Friday, August 14, 2009

*Review* Emiko Superstar

Emiko Superstar by Mariko Tamaki, illustrated by Steve Rolston

From Minx comics:

A borrowed diary, a double life and identity issues fuel a teenager's quest to find herself before she cracks and commits social suicide. Watch Emi go from dull, suburban babysitter to eclectic urban art star compliments of one crazy summer!

My Reading Experience:

Almost a year ago now the Minx comics line via DC Comics was cancelled. And it still bugs me. Seriously, I feel a little emotional about it. Not only did Minx eke out a stomping ground for girls within comics, both as readers and as writers and illustrators, it brought some great talent together. I mean, pairing Cecil Castellucci and Street Angel's Jim Rugg?? Truly awesome.

*rustling around Street Angel's website*

Awesome!! They still have this from a zine I put together a hundred years ago, on their website:

10/16/04 Femme INTERVIEW The first issue of Femme is now available. The contents include an article about the Golden Age of Wonder Woman, including an excerpt from an original Marston story from 1943, an interview with Trina Robbins, Lillian Robinson, Sawnie Burgos O'Brien from, Julie Doucet, Emily Blair from Soap Opera, and Brian Maruca and Jim Rugg from Street Angel. The zine also comes with three magnets: a Golden Age WW head, WW logo, and femme logo.
To get a copy, email: (defunct).

And Emiko Superstar also pairs an awesome duo with Mariko Tamaki, of Skim fame, and Steve Rolston (Queen & Country, but also that little Degrassi: Extra Credit series, which I've actually read). The illustrations really did it for me in Emiko, they have a lot of life and great little details. Also a few cameos in the form of the Minx label as graffiti and one of Mariko sitting in a coffeeshop. Lovely things to catch while you're reading.

And the story is unique. It's definately a fish-out-of-water tale. But it's self imposed. One day at the mall Emiko meets Poppy, a performance artist, distributing flyers while making a public spectacle. The flyers advertise for a place hosting The Freakshow, called The Factory. Emiko thinks that if amazing people like Poppy are part of this Freakshow then she'd like to check it out.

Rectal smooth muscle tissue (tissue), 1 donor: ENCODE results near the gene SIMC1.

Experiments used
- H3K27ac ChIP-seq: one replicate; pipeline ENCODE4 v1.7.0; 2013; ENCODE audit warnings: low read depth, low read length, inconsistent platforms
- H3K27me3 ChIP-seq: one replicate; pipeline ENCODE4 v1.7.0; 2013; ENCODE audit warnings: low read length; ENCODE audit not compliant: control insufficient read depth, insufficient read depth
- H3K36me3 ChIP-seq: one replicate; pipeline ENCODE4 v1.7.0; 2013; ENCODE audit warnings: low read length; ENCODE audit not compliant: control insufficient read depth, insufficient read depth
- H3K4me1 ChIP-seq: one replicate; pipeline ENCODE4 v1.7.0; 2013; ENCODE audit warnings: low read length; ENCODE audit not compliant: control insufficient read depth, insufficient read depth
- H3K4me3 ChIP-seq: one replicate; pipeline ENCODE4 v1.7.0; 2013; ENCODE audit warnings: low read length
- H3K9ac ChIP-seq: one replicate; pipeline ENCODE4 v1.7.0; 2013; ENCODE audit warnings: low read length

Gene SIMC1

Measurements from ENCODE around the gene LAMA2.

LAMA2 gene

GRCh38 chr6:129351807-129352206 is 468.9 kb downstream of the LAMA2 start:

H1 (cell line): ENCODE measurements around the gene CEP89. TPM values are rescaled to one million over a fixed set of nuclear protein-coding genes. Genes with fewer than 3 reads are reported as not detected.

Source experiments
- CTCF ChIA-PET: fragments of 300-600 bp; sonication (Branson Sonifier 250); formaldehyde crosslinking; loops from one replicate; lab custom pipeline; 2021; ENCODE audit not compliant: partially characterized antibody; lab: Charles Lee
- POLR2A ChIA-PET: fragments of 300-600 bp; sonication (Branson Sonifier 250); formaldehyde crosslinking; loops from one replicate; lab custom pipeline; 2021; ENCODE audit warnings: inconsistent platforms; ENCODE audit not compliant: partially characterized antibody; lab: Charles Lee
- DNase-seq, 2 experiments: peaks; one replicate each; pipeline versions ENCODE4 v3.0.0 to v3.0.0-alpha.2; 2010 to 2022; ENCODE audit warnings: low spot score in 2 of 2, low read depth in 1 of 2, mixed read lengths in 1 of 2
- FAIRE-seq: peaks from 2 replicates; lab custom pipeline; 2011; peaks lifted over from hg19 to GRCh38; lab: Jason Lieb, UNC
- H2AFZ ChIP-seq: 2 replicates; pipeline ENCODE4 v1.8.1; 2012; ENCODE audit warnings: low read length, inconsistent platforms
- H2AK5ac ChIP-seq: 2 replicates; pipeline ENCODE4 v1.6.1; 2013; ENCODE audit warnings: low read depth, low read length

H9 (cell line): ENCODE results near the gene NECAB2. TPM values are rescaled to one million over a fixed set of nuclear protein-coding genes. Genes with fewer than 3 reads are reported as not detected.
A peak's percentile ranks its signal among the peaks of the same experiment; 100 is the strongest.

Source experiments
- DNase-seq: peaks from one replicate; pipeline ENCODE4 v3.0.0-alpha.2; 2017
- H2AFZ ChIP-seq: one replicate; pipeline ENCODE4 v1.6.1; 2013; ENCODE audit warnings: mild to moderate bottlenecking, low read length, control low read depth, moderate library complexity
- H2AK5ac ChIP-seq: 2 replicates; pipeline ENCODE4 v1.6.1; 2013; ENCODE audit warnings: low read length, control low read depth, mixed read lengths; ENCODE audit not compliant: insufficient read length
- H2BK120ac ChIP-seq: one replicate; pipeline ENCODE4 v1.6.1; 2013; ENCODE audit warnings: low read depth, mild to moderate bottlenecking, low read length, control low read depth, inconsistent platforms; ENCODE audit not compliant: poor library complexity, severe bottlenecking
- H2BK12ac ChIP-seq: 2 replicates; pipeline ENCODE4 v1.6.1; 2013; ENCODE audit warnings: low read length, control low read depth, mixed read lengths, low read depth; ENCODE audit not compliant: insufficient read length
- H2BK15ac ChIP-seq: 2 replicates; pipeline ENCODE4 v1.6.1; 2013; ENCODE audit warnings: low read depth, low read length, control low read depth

Babysitter and good girl by day, Emiko re-invents herself into an artist, with inspiration from her everyday life. Until The Freakshow begins to crack around the edges and too much light gets in.

I wanted to cheer for Emiko as she found her passion and her art. She's such a wallflower to begin with but hasn't been inspired to be anything else. The group of people she starts hanging out with are well written and realistic. And I like that there are adult themes in the story; this isn't just about a girl finding a part of herself. The Curator, a much older man in charge of The Freakshow's management, is a creep. I've met people like him and he's so well used in this story. He's a good counterpart to the follow your passion and the rest will flow theme in Emiko Superstar.

I actually haven't read all of the Minx titles yet, but I'd love to continue collecting and reading them. There is a lot of care put into these titles especially written for girls.

I also recommend:
The Plain Janes by Cecil Castellucci and Jim Rugg


Anonymous said...

Mandy, I thought I had linked your blog to my RSS reader and that you hadn't posted in a while. Now I see I have a bunch of posts to catch up on!

Mariko came to Eden Mills last year and she was just fabulous. I'll have to check this out.

Mandy said...

Clare: It's funny because Dave mentioned today that you were in the store and I said to him something like "I wonder if Clare still likes our blogs" because I hadn't heard from you! :) Obviously not that it's your job to post comments and such! :)
Mariko does seem like a cool lady. I'm hoping to get an interview with her for the blog soon. So stay tuned.


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